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Ardkinglas House, The Old House (C.1835-1908)

Country House (19th Century)

Site Name Ardkinglas House, The Old House (C.1835-1908)

Classification Country House (19th Century)

Alternative Name(s) Old Ardkinglas House; Ardkinglas House Policies

Canmore ID 146618

Site Number NN11SE 27

NGR NN 17542 10154

Datum OSGB36 - NGR

Permalink http://canmore.org.uk/site/146618

Ordnance Survey licence number 100057073. All rights reserved.
Canmore Disclaimer. © Copyright and database right 2020.

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Digital Images

Administrative Areas

  • Council Argyll And Bute
  • Parish Lochgoilhead And Kilmorich
  • Former Region Strathclyde
  • Former District Argyll And Bute
  • Former County Argyll

Archaeology Notes

NN11SE 27 17542 10154

For list of related sites, see NN11SE 21 Ardkinglas House.

Built c.1835, partially demolished 1908.

The database collection list for this site includes designs by Binning and Burn.

(Undated) information in NMRS.

Activities

Field Visit (May 1989)

The existing baronial mansion standing in terraced gardens75m from the SE shore of Loch Fyne is one of the outstanding works of Sir Robert Lorimer, having been builtf or Sir Andrew Noble between 1906 and 1908 (en.1). It thus falls outside the scope of this Inventory, but it stands in policies which were originally laid out round the castle (No. 110) that continued to be occupied until the 1790s. Lorimer was the last of a series of distinguished architects who provided designs for the replacement of this castle and its successor, a large plain building of about 1795 which was destroyed by fire in 1831.

The immediate precursor of the present house was a modest building of one-and-a-half storeys situated 200m to the S, which is said to have been converted from a stable or coach-house some time after the 1831 fire (en.2). Its NE front had a low central gable and seven bays of dormer-windows, which were continued along the side-walls, but only a much-altered fragment of the NW end of the building survives. The square court of offices 90m W of this building was rebuilt by Lorimer on the same site.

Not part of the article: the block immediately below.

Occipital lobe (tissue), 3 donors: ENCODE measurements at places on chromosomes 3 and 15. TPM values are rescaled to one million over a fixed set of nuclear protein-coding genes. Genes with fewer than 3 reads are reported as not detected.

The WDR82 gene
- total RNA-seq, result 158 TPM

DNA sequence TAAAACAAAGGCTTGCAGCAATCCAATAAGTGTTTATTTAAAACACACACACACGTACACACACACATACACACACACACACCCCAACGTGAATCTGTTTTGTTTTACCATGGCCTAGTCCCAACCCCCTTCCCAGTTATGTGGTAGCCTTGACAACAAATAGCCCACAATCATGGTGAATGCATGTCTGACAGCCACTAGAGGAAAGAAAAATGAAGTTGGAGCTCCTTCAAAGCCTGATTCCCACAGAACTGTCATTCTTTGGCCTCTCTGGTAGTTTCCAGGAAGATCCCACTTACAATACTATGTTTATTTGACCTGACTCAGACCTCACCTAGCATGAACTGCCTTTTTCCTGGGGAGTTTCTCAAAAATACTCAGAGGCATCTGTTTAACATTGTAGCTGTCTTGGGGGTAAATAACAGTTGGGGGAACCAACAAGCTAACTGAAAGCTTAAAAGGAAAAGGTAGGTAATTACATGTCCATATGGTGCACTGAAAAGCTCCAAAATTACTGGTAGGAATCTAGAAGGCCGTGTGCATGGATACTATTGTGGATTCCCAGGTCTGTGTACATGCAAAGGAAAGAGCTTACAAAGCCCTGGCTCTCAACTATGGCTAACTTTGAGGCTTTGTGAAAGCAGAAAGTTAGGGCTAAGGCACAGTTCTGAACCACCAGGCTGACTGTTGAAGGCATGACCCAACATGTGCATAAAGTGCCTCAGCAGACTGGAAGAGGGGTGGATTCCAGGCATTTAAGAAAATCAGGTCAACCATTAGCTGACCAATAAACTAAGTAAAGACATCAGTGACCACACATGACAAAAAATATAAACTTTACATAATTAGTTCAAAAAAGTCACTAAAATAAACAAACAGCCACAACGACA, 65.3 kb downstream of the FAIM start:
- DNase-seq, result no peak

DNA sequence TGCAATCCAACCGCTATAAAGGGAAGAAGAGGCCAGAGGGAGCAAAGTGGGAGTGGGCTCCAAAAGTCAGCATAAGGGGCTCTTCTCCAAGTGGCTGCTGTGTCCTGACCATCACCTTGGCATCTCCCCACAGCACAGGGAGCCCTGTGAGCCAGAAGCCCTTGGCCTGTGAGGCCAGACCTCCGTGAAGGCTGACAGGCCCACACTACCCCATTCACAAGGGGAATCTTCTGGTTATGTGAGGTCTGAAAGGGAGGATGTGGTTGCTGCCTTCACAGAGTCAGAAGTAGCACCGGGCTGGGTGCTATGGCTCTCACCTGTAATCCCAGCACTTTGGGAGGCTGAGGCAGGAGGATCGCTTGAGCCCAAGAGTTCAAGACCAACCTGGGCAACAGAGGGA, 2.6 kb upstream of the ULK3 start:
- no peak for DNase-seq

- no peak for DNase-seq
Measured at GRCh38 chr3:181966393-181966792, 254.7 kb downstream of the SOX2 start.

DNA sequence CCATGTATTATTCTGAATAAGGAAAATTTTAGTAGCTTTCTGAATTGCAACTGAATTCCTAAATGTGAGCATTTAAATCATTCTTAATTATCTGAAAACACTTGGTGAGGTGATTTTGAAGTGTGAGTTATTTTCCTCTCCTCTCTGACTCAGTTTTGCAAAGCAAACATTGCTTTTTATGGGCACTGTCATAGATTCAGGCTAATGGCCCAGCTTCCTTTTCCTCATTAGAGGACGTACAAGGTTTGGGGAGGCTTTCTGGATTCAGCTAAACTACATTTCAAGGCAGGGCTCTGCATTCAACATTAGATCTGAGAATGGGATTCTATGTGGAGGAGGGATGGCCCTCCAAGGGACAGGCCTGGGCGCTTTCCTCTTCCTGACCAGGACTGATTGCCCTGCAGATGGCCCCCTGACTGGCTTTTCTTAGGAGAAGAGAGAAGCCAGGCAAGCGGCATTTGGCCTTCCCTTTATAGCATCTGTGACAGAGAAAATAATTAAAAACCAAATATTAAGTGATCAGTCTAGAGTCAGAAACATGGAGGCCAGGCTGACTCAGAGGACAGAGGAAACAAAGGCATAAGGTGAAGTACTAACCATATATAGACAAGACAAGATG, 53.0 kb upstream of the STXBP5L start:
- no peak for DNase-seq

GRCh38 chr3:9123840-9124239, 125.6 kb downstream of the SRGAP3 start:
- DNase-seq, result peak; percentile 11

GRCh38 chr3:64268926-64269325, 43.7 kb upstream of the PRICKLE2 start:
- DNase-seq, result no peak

Roy's Map of about 1750 shows that the old castle was associated with a series of enclosures between the Allt an Fichead Sgillinne and the Kinglas Water, and a large block of woodland extending inland from Loch Fyne W of the former stream. This western plantation was considerably reduced in extent by the time of James Playfair's survey of 1791, but the mature silver firs admired by Cockburn in 1848 were probably planted soon after 1750 in the valley of the Kinglas Water, where there is a notable arboretum. Playfair proposed a walled garden in the field SE of the present house, but a garden of the same D-plan was built 150m ENE of the house site, probably in the early 19th century. It is enclosed by a rubble wall 3.lm high with sandstone coping and an arched NE gateway. Cockburn in 1848 referred to the grounds as being recently 'reformed', with an excellent flower-garden, and described the artificial lake or 'Caspian Sea', some 180m in length, which is situated 50m N of the house. An ornamental garden SW of the walled one, and those round the mansion, were formed during the present century (en.3*).

RCAHMS 1992, visited May 1989

[see RCAHMS 1992 No. 149 for demolished and unexecuted buildings]

Project (2009 - 2011)

Cairndow is a Highland village at the head of Loch Fyne in Argyll. The are of the parish is some 15,000 hectares . The resident population is about 200 but over 200 people work here.

Here We Are is a community initiative to develop and sustain Cairndow as a cohesive community for the benefit of residents, workers and visitors.

Cairndow village - the parish of Kilmorich - in Argyll, stretches from The Rest and Be Thankful pass down to, and then around the head of Loch Fyne on the road to Inveraray.

From 1900 until the 1960’s most of the land and the dwelling houses belonged to one landowner – Ardkinglas estate. By 2000 there were several landowners and most of the houses are now privately owned. Some families have been here for generations, others arrived only recently: thus it is a good example of a Highland village, representing continuity and change.

OUR HOUSES: THEIR STORIES is a biography of the 107 houses and of those who lived – and live – in them, their livelihoods and their occupations.

The first thing we did was photograph the houses. Then people began to give us and to send photos. The collection grew and we realised we have a gallery of people who had lived in the houses. From this the idea of “Our Houses: Their Stories” emerged.

Alice Beattie, Cairndow born and bred, listed who lived in which house from the 1841 census onwards. Every house and everybody who lived here was given a unique number.

With advice from Scottish Studies at Edinburgh University we recorded Nigel Callander and John MacDonald. Together, the two have rebuilt and renovated our buildings for over half a century.

Architects and Archaeologists from Simpson & Brown of Edinburgh have assessed building phases and architectural detailing of 60 of our houses.

Information from:

http://www.ourhousestheirstories.com/

References

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